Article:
Can these bones live?

A sermon for Pentecost Sunday, May 24, 2015

Trinity Church of Morrisania, Bronx, New York

“Mortal, can these bones live?”

Today is the Feast of Pentecost, the great feast of the Church that celebrates the coming and abiding presence of the Holy Spirit in the Church. It is among the most important days of the church year. But this has been a distracting week for me, with all the festivities of Commencement at the General Theological Seminary, and everything associated with leaving a job after twelve years and moving my household at the same time. So I haven’t been able to focus in the kind of depth that I usually do on writing a sermon.

Fortunately, a graduating student, who is also my friend, preached a marvelous sermon last Wednesday, so good that I posted it on the Trinity Episcopal Church of Morrisania’s Facebook page. A part of that sermon has to do with today’s reading from Ezekiel. Here’s what Hershey Mallette has to say:

God

Is Not A Microwave

But! Slow work does not mean you can say No to the work.

“God is not a microwave. What I mean is, God seldom does anything instantaneously, rapidly or straightaway! I’m sure you know this, especially after spending any amount of time at General Theological Seminary.

God didn’t make the world in an instant.

God didn’t flood the earth, or recede the flood water the day after it rained.

God didn’t make Abraham a nation in prompt fashion

God is not a microwave

God didn’t deliver the people of Israel from Pharaoh instantaneously

God didn’t deliver Moses from the wilderness directly

God didn’t make Israel, Hear O immediately—how many times did the prophets say that to the same people? And Poor, poor Job … how long did the restoration of that one household take?

God is not a microwave

God didn’t restore Jerusalem over night

God didn’t make the dry bones live in an instant … it took time!

First they rattled,

Then the bones came together

Then the tendons and the sinews attached themselves

Then the flesh appeared

And the skin covered them

That’s four or five reconstructive steps and they still had no breath!

God is not in the business of rapidly, and carelessly creating or restoring things.

God didn’t bring any of us through our respective discernment processes quickly.”

That’s a piece of what Hershey said.

The Holy Spirit does build us up, as a community, as a wider church, as individuals and families. The Spirit reassembles broken apart bones and spirits that have been discouraged and downhearted. But the schedule is God’s not ours, we have to become those patient, faithful, grown-up human beings that God wants us to be. The prophet Ezekiel wrote over 2500 years ago, and every generation has needed to hear these hopeful and challenging words, because every generation is not finished, and all of us need persistence in serious hope, not quick magic.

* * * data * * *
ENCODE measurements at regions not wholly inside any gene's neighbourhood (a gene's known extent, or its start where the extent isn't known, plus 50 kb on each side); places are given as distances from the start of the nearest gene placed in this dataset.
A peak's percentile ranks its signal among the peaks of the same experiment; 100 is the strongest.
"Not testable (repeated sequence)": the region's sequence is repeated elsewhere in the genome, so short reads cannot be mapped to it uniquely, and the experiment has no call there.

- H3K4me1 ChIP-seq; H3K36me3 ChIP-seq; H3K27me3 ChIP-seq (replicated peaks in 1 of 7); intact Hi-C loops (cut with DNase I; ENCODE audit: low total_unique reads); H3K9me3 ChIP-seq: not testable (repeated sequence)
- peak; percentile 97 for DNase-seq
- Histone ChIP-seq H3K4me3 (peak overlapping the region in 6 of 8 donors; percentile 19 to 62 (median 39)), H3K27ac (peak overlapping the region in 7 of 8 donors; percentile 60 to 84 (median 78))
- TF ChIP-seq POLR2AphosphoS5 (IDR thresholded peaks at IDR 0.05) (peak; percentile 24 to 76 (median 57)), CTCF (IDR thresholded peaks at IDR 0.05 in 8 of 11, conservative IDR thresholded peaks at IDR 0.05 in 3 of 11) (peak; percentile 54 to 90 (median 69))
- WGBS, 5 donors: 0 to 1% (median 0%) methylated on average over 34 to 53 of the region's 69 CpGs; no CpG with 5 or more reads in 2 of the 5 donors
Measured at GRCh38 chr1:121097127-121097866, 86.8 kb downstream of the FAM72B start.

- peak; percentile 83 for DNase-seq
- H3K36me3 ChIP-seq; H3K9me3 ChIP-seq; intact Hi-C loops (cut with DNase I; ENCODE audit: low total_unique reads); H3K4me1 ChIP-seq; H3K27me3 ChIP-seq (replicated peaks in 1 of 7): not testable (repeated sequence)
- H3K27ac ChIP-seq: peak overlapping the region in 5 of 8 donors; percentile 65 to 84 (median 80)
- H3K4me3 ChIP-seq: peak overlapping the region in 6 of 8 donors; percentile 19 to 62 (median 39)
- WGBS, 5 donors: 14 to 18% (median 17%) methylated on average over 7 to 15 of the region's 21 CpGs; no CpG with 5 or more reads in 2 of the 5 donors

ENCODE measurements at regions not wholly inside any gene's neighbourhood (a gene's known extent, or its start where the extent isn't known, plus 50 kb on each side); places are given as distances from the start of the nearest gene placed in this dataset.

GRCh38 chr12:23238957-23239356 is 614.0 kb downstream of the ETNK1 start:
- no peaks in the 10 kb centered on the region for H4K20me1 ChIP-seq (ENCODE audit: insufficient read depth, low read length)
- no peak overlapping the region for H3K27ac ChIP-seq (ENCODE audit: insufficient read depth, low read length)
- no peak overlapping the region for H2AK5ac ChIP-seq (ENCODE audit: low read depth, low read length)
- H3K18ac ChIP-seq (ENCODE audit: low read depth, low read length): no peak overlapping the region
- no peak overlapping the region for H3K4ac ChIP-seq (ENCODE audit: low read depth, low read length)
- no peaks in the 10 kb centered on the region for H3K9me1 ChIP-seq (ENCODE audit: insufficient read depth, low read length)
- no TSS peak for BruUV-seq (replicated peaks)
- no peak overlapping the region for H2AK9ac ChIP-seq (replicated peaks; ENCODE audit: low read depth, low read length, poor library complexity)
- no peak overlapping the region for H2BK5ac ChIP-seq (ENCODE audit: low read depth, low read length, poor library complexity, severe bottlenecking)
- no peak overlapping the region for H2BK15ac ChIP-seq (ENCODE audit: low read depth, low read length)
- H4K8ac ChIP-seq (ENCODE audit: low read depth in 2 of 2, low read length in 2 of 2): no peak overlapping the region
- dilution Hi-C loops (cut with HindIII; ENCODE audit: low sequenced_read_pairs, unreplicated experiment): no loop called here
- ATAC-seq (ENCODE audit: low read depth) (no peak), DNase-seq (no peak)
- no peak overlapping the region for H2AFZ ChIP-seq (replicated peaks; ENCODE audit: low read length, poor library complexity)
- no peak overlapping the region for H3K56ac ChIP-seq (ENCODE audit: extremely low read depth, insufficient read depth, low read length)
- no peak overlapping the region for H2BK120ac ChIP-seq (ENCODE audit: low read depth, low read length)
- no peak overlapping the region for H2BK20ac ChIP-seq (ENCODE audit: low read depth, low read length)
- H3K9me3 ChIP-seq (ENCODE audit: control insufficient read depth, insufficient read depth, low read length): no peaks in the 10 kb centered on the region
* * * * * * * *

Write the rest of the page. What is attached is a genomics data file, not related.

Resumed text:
The description of the first Pentecost in our reading from the Acts of the Apostles is, “each one heard the disciples speaking in the native language of each.” They mention Pontus, Phrygia, Egypt, Libya and Pamphylia and other places. I had to look up Pamphylia—who has heard of Pamphylia? Anyway it was in what is now south-central Turkey. It doesn’t mention Jamaica , Antigua or Idaho. But I think they would be included if they had existed at that time. The Holy Spirit comes and bursts open the narrowness of human connections; human communities that were kept separate from one another were bound together in Christ. But look how they were bound together—it was not through magical thought transmission or a single language that somehow everyone was able to understand. Each heard the Gospel in her own language, in his own culture. In this scene in the Gospel it seems as if it was instantaneous. Who knows, maybe it was for those disciples at that time, but for us it can take time to understand those who aren’t the same as us, people with different language or customs, people who we haven’t met before, people who aren’t used to our way of worship. You see, it takes change in us, and that change is the same as the reconstruction of those dry bones into a living community of human beings. There is great opportunity for enrichment in our lives, but it is not without the pain and loss of change, and it is certainly not quick. And we embark on the adventure of becoming one with all sorts of people, even Pamphylians.

The Holy Spirit comes as a surprise, even when we think we expect it. It comes as a surprise and it changes us, and part of the surprise is that that change keeps happening all of our life, just when we think we have it under control, the spirit is there challenging us to change and to hang on and have the stamina to do it.

Because God … is not a microwave.

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